the highest interest to the research. It is of no little importance to find out how much these tiny creatures know which are capable of elaborating such curious and extensive social arrangements. Are they really next to man in the scale of intelligence? Sir John Lubbock seems to have arrived at this conclusion, but he opens his introductory chapter thus: "The anthropoid apes no doubt approach nearer to man in bodily structure than to any other animals; but when we consider the habits of ants, their social organization, their large communities, and elaborate habitations; their roadways, their possession of domestic animals, and even, in some cases, of slaves, it must be admitted that they have a fair claim to rank next to man in the scale of intelligence."
We have no space either to explain Sir John's interesting method of procedure in these researches, nor to intimate his results. But we may say that the author has thoroughly caught the spirit of his country neighbor, Mr. Darwin, and that his book is quite of the Darwinian order, evincing the most minute, painstaking, and patient observation, and reasoning no further or faster than the facts will warrant.
Capital and Population: A Study of the Economic Effects of their Relations to Each Other. By Frederick B. Hawley. New York: D. Appleton & Co. Pp. 267.
The author confesses his position, as exemplified in his treatise, to be a peculiar one. While considering himself a disciple of what is called the English and orthodox school in political economy, he has arrived at results which are in many instances diametrically opposed to those of that school; especially on the subjects of free trade and taxation. On the other hand, his reasoning presupposes the falsity of most of the arguments heretofore advanced in support of the very conclusions he upholds. These singular results are obtained by his taking up the reasonings of Mill and Ricardo, and others of their school, and carrying them out on their lines beyond the limits where they stopped, and by taking up and giving importance to factors that were unconsidered or overlooked by them. Having pointed out an important variation in the definition of capital as given x by Ricardo and Mill, he makes the deduction that over-accumulation, or the increase of capital beyond the needs of population, is not only possible, but of frequent and periodic occurrence in all civilized nations; that there is, in fact, a tendency to it. He then undertakes to show that proportional and real wages vary inversely instead of together, as has heretofore been assumed, and that it is not a high rate of proportional wages, but of real wages, that is a stimulus to population. He further reaches conclusions opposed to free trade and in favor of the protective policy; that manufactures are more advantageous as a national pursuit than agriculture, and commerce is more advantageous than either; and finds a basis for a positive decision in favor of bi-metallism.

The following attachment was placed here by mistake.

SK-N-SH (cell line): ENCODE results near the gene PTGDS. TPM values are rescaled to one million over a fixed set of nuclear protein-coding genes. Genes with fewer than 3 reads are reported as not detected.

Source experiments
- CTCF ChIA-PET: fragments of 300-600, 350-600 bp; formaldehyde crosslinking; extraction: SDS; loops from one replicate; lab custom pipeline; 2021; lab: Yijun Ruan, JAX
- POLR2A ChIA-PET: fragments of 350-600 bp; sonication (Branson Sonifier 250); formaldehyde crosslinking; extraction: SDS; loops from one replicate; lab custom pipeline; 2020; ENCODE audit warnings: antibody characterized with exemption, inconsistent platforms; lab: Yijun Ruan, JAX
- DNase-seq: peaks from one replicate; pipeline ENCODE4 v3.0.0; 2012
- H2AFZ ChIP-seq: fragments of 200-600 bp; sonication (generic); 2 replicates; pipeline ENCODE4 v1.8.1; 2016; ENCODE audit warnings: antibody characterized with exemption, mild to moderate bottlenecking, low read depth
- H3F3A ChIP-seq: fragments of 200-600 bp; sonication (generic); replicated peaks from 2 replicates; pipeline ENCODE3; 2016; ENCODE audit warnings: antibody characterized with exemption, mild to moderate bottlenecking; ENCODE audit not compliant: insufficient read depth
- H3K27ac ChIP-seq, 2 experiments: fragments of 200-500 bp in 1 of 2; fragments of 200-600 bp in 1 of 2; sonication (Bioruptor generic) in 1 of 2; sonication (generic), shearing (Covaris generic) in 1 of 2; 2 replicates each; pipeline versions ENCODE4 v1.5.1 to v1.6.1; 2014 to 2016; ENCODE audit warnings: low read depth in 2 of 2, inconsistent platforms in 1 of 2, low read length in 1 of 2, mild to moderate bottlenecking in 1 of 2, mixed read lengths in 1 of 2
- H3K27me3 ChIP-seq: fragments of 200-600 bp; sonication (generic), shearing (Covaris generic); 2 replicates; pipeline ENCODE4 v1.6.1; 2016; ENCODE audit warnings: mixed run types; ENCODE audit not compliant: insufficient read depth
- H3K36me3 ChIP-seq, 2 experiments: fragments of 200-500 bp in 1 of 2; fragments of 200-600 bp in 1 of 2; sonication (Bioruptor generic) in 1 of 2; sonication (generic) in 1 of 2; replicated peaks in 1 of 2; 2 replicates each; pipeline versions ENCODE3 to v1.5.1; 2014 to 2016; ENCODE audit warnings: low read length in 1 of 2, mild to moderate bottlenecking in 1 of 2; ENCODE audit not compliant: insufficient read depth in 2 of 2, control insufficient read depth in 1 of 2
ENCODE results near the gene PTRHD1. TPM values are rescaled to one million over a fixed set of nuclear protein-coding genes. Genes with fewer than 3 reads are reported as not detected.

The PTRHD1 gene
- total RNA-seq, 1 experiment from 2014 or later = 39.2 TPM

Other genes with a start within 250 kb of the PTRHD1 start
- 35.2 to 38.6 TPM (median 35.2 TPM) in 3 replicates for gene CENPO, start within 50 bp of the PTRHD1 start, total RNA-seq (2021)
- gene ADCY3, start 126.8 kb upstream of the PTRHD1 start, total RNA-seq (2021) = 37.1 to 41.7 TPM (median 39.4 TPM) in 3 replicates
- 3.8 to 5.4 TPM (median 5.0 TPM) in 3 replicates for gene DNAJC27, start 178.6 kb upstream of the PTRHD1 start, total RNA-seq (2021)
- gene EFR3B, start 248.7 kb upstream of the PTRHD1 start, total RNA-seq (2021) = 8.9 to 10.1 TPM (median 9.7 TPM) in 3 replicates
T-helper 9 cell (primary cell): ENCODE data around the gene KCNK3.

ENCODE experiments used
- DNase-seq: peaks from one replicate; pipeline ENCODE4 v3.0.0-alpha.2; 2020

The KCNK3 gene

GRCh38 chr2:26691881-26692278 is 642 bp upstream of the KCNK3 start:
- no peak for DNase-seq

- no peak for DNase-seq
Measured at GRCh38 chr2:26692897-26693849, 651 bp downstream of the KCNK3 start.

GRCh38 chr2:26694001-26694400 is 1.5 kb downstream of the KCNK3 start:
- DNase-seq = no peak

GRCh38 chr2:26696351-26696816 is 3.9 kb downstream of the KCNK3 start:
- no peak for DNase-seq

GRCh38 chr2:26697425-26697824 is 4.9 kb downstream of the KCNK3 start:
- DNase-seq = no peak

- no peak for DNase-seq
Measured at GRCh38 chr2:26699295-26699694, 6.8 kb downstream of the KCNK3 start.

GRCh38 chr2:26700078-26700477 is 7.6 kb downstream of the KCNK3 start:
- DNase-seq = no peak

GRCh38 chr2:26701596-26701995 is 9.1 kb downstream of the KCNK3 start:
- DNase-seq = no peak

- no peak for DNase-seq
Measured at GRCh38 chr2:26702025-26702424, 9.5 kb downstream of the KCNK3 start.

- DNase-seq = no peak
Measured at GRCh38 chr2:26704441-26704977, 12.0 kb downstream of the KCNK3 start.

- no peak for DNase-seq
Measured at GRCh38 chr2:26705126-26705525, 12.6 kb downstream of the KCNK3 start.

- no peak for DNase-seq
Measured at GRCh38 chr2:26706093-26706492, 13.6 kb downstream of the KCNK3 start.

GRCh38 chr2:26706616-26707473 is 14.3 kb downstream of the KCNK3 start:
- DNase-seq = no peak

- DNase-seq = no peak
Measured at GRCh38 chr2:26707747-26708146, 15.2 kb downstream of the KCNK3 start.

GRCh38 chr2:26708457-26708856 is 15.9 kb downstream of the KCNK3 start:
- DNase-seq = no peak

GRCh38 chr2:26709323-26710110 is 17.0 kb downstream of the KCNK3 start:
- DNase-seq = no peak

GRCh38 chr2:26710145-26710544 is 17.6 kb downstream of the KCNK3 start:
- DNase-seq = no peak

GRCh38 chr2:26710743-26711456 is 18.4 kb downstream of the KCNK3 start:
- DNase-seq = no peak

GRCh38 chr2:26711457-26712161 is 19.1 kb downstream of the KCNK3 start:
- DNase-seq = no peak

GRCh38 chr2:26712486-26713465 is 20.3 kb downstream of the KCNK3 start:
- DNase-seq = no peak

John Stuart Mill. A Criticism, with Personal Recollections. By Alexander Bain, LL. D. Henry Holt & Co. Pp. 201. Price, $1.25.
This volume is precisely what was needed to supplement Mill's "Autobiography." While, on the one hand, that work is invaluable as a disclosure of personality, and as an interpreter of mental experience, such as none but the author himself could give, on the other hand it is full of the necessary bias and the limitations of an auto-representation, and contains defects and omissions which only another mind could supply. Dr. Bain was pre-eminently the man to add this counterpart to Mill's own sketch of his life. He knew the man intimately, was himself an independent student of the whole range of questions to which Mill devoted himself, while the two men were in such sympathy that Mr. Mill intrusted to Professor Bain the revision of the proof-sheets of the "Logic," his greatest and most important work. With such a preparation, Professor Bain could not fail to give us a most interesting sketch, and which is at the same time a critical estimate of Mill's publications. Much light is thrown on the circumstances of the production of each work—how the author was led to the subject, how his views were modified or expanded, and how he was influenced by the leading contemporary minds of his time. There is an interesting analysis of Mill's relation to Comte, and a still more inter-